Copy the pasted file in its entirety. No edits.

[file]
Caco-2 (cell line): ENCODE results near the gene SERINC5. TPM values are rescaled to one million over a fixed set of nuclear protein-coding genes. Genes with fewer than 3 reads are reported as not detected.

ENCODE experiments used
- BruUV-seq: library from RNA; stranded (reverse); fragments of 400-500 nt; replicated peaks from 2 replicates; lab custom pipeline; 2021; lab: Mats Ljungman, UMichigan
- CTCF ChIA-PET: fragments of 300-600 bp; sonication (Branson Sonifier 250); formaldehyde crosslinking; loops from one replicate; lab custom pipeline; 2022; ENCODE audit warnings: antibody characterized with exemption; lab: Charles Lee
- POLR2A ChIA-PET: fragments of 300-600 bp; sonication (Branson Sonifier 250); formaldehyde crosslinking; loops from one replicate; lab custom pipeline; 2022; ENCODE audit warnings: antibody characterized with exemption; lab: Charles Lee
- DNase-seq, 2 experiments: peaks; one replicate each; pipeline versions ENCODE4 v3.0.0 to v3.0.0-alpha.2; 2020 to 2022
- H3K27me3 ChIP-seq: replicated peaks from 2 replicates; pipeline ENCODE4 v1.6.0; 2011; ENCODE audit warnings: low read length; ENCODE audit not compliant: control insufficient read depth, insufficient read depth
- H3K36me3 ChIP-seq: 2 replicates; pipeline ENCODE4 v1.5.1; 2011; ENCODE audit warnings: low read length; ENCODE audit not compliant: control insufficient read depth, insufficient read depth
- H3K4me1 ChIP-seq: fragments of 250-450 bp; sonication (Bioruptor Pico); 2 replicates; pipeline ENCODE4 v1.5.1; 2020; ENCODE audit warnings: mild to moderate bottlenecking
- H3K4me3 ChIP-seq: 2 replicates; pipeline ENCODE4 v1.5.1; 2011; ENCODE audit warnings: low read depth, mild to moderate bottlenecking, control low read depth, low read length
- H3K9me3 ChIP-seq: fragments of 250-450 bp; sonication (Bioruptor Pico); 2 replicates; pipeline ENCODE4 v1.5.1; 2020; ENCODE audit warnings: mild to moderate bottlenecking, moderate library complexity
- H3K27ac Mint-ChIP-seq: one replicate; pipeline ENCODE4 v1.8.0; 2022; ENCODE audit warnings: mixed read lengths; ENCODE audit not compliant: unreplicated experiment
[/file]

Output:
Caco-2 (cell line): ENCODE results near the gene SERINC5. TPM values are rescaled to one million over a fixed set of nuclear protein-coding genes. Genes with fewer than 3 reads are reported as not detected.

ENCODE experiments used
- BruUV-seq: library from RNA; stranded (reverse); fragments of 400-500 nt; replicated peaks from 2 replicates; lab custom pipeline; 2021; lab: Mats Ljungman, UMichigan
- CTCF ChIA-PET: fragments of 300-600 bp; sonication (Branson Sonifier 250); formaldehyde crosslinking; loops from one replicate; lab custom pipeline; 2022; ENCODE audit warnings: antibody characterized with exemption; lab: Charles Lee
- POLR2A ChIA-PET: fragments of 300-600 bp; sonication (Branson Sonifier 250); formaldehyde crosslinking; loops from one replicate; lab custom pipeline; 2022; ENCODE audit warnings: antibody characterized with exemption; lab: Charles Lee
- DNase-seq, 2 experiments: peaks; one replicate each; pipeline versions ENCODE4 v3.0.0 to v3.0.0-alpha.2; 2020 to 2022
- H3K27me3 ChIP-seq: replicated peaks from 2 replicates; pipeline ENCODE4 v1.6.0; 2011; ENCODE audit warnings: low read length; ENCODE audit not compliant: control insufficient read depth, insufficient read depth
- H3K36me3 ChIP-seq: 2 replicates; pipeline ENCODE4 v1.5.1; 2011; ENCODE audit warnings: low read length; ENCODE audit not compliant: control insufficient read depth, insufficient read depth
- H3K4me1 ChIP-seq: fragments of 250-450 bp; sonication (Bioruptor Pico); 2 replicates; pipeline ENCODE4 v1.5.1; 2020; ENCODE audit warnings: mild to moderate bottlenecking
- H3K4me3 ChIP-seq: 2 replicates; pipeline ENCODE4 v1.5.1; 2011; ENCODE audit warnings: low read depth, mild to moderate bottlenecking, control low read depth, low read length
- H3K9me3 ChIP-seq: fragments of 250-450 bp; sonication (Bioruptor Pico); 2 replicates; pipeline ENCODE4 v1.5.1; 2020; ENCODE audit warnings: mild to moderate bottlenecking, moderate library complexity
- H3K27ac Mint-ChIP-seq: one replicate; pipeline ENCODE4 v1.8.0; 2022; ENCODE audit warnings: mixed read lengths; ENCODE audit not compliant: unreplicated experiment